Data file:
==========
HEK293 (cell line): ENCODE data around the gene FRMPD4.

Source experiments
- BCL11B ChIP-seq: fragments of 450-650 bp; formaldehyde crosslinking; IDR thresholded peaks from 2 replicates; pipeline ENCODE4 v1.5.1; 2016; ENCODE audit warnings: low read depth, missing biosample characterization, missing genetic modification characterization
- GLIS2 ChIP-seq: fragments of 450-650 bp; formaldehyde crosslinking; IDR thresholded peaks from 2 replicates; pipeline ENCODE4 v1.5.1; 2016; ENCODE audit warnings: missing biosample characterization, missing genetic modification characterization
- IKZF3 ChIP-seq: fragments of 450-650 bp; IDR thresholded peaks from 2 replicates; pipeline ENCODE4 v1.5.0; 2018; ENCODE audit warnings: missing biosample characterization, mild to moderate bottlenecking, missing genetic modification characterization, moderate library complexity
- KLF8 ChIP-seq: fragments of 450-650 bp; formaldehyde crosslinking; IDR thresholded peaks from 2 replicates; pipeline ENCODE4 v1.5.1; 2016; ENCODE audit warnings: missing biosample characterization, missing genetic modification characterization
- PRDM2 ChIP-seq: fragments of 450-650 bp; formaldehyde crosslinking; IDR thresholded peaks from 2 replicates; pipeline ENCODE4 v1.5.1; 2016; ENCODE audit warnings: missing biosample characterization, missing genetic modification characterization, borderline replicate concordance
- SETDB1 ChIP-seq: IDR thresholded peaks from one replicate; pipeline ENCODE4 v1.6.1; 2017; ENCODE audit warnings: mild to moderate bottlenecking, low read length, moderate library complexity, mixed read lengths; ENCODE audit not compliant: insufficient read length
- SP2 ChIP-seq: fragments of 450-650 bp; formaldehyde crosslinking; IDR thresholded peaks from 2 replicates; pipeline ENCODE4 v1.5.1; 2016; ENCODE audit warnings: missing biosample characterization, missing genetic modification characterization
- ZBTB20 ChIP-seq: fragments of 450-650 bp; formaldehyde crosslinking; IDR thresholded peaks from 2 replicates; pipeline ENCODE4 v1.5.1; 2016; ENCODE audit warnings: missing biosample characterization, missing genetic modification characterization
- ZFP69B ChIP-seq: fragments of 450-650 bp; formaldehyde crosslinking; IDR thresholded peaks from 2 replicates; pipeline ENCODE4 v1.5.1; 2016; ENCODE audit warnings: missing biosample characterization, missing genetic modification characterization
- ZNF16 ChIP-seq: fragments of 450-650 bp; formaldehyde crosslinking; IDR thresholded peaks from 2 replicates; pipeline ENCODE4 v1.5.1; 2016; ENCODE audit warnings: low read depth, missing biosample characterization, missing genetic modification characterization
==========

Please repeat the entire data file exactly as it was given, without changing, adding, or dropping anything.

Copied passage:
HEK293 (cell line): ENCODE data around the gene FRMPD4.

Source experiments
- BCL11B ChIP-seq: fragments of 450-650 bp; formaldehyde crosslinking; IDR thresholded peaks from 2 replicates; pipeline ENCODE4 v1.5.1; 2016; ENCODE audit warnings: low read depth, missing biosample characterization, missing genetic modification characterization
- GLIS2 ChIP-seq: fragments of 450-650 bp; formaldehyde crosslinking; IDR thresholded peaks from 2 replicates; pipeline ENCODE4 v1.5.1; 2016; ENCODE audit warnings: missing biosample characterization, missing genetic modification characterization
- IKZF3 ChIP-seq: fragments of 450-650 bp; IDR thresholded peaks from 2 replicates; pipeline ENCODE4 v1.5.0; 2018; ENCODE audit warnings: missing biosample characterization, mild to moderate bottlenecking, missing genetic modification characterization, moderate library complexity
- KLF8 ChIP-seq: fragments of 450-650 bp; formaldehyde crosslinking; IDR thresholded peaks from 2 replicates; pipeline ENCODE4 v1.5.1; 2016; ENCODE audit warnings: missing biosample characterization, missing genetic modification characterization
- PRDM2 ChIP-seq: fragments of 450-650 bp; formaldehyde crosslinking; IDR thresholded peaks from 2 replicates; pipeline ENCODE4 v1.5.1; 2016; ENCODE audit warnings: missing biosample characterization, missing genetic modification characterization, borderline replicate concordance
- SETDB1 ChIP-seq: IDR thresholded peaks from one replicate; pipeline ENCODE4 v1.6.1; 2017; ENCODE audit warnings: mild to moderate bottlenecking, low read length, moderate library complexity, mixed read lengths; ENCODE audit not compliant: insufficient read length
- SP2 ChIP-seq: fragments of 450-650 bp; formaldehyde crosslinking; IDR thresholded peaks from 2 replicates; pipeline ENCODE4 v1.5.1; 2016; ENCODE audit warnings: missing biosample characterization, missing genetic modification characterization
- ZBTB20 ChIP-seq: fragments of 450-650 bp; formaldehyde crosslinking; IDR thresholded peaks from 2 replicates; pipeline ENCODE4 v1.5.1; 2016; ENCODE audit warnings: missing biosample characterization, missing genetic modification characterization
- ZFP69B ChIP-seq: fragments of 450-650 bp; formaldehyde crosslinking; IDR thresholded peaks from 2 replicates; pipeline ENCODE4 v1.5.1; 2016; ENCODE audit warnings: missing biosample characterization, missing genetic modification characterization
- ZNF16 ChIP-seq: fragments of 450-650 bp; formaldehyde crosslinking; IDR thresholded peaks from 2 replicates; pipeline ENCODE4 v1.5.1; 2016; ENCODE audit warnings: low read depth, missing biosample characterization, missing genetic modification characterization